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Landlording: Scheduling Private Showings

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When it comes time to schedule showings for prospective tenant applicants, one thing that I like to do is avoid open houses. For starters, open houses are extremely time-consuming, and unless you outsource the task, you might find yourself having to allocate 3-4 hours to a single day. Further, open houses are random in nature, and there’s no telling how many people will walk through the door… As we all know, sometimes perception is more important than reality! The last thing you want to do is create an aura that your home is undesirable and there’s absolutely ZERO interest from anyone!

Private Showings

Since I don’t want to waste an entire day and leave things to chance, I’ve started utilizing a different approach to tenant showings — I like to schedule my own private showings around my own calendar.

By doing it this way, I take out all the guess work. So, when my alarm goes off the day of the showing, I can head towards the property already knowing exactly how many people will be showing up and attending that day.

Jam Packed

The most effective technique that I’ve employed is this — I intentionally try and squeeze as many showings around the same time slot as possible.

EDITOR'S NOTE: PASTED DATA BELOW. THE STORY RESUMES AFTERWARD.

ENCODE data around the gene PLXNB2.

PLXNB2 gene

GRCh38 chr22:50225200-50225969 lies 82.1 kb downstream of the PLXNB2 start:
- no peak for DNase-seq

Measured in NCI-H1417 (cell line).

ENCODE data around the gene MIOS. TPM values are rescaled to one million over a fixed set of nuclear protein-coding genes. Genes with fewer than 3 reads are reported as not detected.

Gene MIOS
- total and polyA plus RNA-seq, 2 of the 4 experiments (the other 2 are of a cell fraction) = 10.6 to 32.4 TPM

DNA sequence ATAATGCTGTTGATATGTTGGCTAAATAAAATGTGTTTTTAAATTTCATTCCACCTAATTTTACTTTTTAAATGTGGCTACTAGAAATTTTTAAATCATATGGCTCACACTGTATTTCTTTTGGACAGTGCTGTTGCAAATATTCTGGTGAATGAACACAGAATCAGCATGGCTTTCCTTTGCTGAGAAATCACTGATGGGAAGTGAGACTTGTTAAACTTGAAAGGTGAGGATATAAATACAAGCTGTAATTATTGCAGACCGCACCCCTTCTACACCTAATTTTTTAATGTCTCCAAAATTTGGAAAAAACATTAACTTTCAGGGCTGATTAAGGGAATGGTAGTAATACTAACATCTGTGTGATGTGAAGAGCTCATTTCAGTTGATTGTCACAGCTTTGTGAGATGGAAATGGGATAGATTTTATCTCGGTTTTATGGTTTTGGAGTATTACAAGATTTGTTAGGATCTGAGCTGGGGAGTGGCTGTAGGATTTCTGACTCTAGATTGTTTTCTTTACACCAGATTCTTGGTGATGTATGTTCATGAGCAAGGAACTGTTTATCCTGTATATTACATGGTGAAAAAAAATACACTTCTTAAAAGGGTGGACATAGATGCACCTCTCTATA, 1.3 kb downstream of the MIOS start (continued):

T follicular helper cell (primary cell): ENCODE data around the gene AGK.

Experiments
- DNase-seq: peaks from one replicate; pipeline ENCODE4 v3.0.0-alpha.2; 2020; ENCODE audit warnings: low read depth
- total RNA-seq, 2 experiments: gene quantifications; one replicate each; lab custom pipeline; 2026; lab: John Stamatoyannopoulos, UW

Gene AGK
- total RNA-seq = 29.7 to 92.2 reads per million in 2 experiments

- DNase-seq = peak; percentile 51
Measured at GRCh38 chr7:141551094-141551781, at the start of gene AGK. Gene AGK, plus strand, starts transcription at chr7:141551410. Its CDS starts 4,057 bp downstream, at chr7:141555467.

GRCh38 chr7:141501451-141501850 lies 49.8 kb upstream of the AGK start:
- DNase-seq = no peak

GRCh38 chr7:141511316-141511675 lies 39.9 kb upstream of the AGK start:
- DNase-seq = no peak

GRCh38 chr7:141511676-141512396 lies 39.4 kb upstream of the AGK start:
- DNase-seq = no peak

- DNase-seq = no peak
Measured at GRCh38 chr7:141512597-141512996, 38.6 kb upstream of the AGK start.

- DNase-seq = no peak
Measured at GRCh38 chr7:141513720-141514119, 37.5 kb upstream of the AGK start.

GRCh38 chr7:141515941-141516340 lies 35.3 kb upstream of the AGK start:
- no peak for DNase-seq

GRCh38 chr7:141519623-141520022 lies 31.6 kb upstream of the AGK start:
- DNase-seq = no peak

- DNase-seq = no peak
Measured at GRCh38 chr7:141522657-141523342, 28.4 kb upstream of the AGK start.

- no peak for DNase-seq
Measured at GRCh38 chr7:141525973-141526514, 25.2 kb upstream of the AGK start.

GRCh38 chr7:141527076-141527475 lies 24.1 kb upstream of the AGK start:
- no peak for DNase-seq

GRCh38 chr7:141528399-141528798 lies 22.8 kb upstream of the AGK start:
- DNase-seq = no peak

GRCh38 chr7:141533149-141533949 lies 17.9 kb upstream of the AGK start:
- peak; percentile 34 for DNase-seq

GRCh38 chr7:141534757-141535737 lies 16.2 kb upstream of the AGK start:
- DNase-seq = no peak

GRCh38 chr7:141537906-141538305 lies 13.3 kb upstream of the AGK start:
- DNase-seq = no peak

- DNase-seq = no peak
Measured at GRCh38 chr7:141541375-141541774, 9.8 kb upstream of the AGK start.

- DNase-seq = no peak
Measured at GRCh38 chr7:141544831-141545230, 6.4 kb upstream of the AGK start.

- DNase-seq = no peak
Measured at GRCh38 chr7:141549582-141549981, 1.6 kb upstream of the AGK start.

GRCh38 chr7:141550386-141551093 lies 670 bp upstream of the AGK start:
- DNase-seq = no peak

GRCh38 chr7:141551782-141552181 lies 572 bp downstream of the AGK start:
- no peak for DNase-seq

Ideally, I’ll be able to peg 5-6 prospective tenants at the same time, say the 5:00 to 5:30 PM time slot. That way, it is unavoidable that these people bump shoulders with one another… All part of my “sales tactic”. 😉

That, and I can churn out 5-6 showings in just 30 minutes. That’s the kind of efficiency I like!

Let the People Interact!

With Rental Property SH #3, there was an occasion where I was engage in a lengthy conversation with one interested party, when another “conveniently” arrived, causing me to pause the conversation and answer the door. Upon walking in, the just arrived couple uttered out, “You have a beautiful home here! I am absolutely in love with the floors!

+10 points. I couldn’t have scripted that response (or timing) any better myself!

I told the couple to have a look around, and to let me know if they had any questions. As I focused my attention back to the original party, I could now sense some anxiety rising in the air. The woman responded back, “Thank you so much for your time. I’ll be sure to send you over an application first thing when I get back home later tonight.

I’m not sure how “sold” she was on the home prior to the couple arriving, but funny enough, as she walked out the door, yet another party arrived!

The Salesperson

In the end, it’s all a game revolving around the human psyche… As an engineer, I can’t say this stuff comes natural to me, but to succeed in business (real estate), you’ve also got to learn how to approach things from a salesperson’s point of view as well…

Your property is HOT stuff! Flaunt it and let the whole world come and see… Videos, pictures… Go ahead and post it on social media if you’d like!

I’m slowly learning, and I feel like these subtle actions are making a difference. I can’t say for certain how much these little techniques are helping… but I’m definitely getting better results with them, so I don’t think that they are hurting my chances.

When the day was said and done, I had more than a few applications appearing in my inbox…